Jun 3, 2011

Dealing with critiques

Hilary Smith recently posted a great tip article on how to make the most of the notes someone who critiques your work gives you. I wish I knew some of this stuff before! I've been critiqued loads of times before, in my creative writing classes, at my writer's group, reviews of some of my derivative works, from friends, from profs or GSI where are willing to help me out...I just realized that's a pretty decent list.  Well, we can't get somewhere on our own right? And I'm sure it'll grow larger before I'm published.

But, regardless, it's good advice.  Especially the mulling things over part. For two reasons.  One, I want the people I critique to do that because looking back I tend to critique pretty harshly (I fail to mention all the positive aspects I should).  Two, because I never do that XD

I haven't really had much time.  For my writing group, I take the comments I get, polish up the 6-8 pages I read for the group, and then write another section for the next group.  For my classes, I took all my notes (which were a lot more extensive and in depth, but we did spend 3x the amount of time on a story in class than in the group) and had two weeks to edit it and turn it in.  So I usually just look at notes, fix up my story/story part, and then continue on.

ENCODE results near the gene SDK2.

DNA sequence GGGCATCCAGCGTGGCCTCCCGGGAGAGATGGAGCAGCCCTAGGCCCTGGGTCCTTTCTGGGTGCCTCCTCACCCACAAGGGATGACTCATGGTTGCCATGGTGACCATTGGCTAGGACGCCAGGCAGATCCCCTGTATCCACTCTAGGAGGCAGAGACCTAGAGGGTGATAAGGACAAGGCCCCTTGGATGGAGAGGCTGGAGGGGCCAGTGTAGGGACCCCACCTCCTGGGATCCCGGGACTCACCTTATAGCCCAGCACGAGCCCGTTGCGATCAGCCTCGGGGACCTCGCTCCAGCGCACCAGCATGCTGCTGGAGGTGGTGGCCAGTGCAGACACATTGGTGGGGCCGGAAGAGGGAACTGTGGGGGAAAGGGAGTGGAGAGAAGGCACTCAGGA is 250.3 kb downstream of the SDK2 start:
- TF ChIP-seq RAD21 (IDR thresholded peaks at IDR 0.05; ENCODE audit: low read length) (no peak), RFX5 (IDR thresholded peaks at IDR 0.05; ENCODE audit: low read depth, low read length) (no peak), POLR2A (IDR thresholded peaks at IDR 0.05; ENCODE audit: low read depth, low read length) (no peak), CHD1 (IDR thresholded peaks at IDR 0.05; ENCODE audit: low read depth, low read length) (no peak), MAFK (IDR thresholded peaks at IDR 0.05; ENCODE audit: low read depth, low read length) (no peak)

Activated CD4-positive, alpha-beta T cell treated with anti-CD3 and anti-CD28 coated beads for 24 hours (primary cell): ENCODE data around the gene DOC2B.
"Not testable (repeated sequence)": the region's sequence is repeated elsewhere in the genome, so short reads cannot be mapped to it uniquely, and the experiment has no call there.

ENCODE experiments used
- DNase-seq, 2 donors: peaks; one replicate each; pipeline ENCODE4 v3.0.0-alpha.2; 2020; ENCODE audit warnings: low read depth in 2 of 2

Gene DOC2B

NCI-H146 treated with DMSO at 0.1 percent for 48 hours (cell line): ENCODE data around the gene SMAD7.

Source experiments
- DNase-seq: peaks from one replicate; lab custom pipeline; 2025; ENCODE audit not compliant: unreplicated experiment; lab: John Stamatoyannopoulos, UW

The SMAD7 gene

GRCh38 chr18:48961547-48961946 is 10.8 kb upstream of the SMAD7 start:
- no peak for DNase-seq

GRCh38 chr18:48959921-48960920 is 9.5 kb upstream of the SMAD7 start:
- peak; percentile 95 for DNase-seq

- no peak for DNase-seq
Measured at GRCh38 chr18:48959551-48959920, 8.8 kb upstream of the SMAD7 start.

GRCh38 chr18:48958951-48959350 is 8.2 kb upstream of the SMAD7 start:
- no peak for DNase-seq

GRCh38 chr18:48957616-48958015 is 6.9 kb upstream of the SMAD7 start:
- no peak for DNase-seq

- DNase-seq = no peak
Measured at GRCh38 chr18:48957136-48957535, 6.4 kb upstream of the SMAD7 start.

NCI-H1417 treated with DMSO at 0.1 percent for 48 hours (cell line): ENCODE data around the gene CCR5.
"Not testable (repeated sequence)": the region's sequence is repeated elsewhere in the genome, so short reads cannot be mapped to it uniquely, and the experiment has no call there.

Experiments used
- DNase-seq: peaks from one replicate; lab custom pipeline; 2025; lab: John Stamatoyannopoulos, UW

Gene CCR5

Which probably isn't the best way to go about things :/ As I'm sure it results in little things getting corrected, but not big things.

That being said, I have yet to apply this process to a novel length work.  (Though I did try.  I had 50K, sent it to a beta reader, but was really slow at editing and she only sent me the first two chapters :/ That was a failed adventure.)  I don't know if the process is that much different for short stories or novels, but I'm sure the time commitment is a lot more for a novel. And there'll be more mistakes, simply because there's the room for it.

As I'm always interested in what works for others to get some pointers from the fabulous people around me, how do you guys deal with the critiques you get? Does it depend on who gave it to you?


  1. Very helpful article - thank you. Particularly the bit about changing the character's reaction in a boring scene. Mx

  2. That is a really helpful article. The advice to read through your whole manuscript is really good advice, especially after a lot of chopping and changing!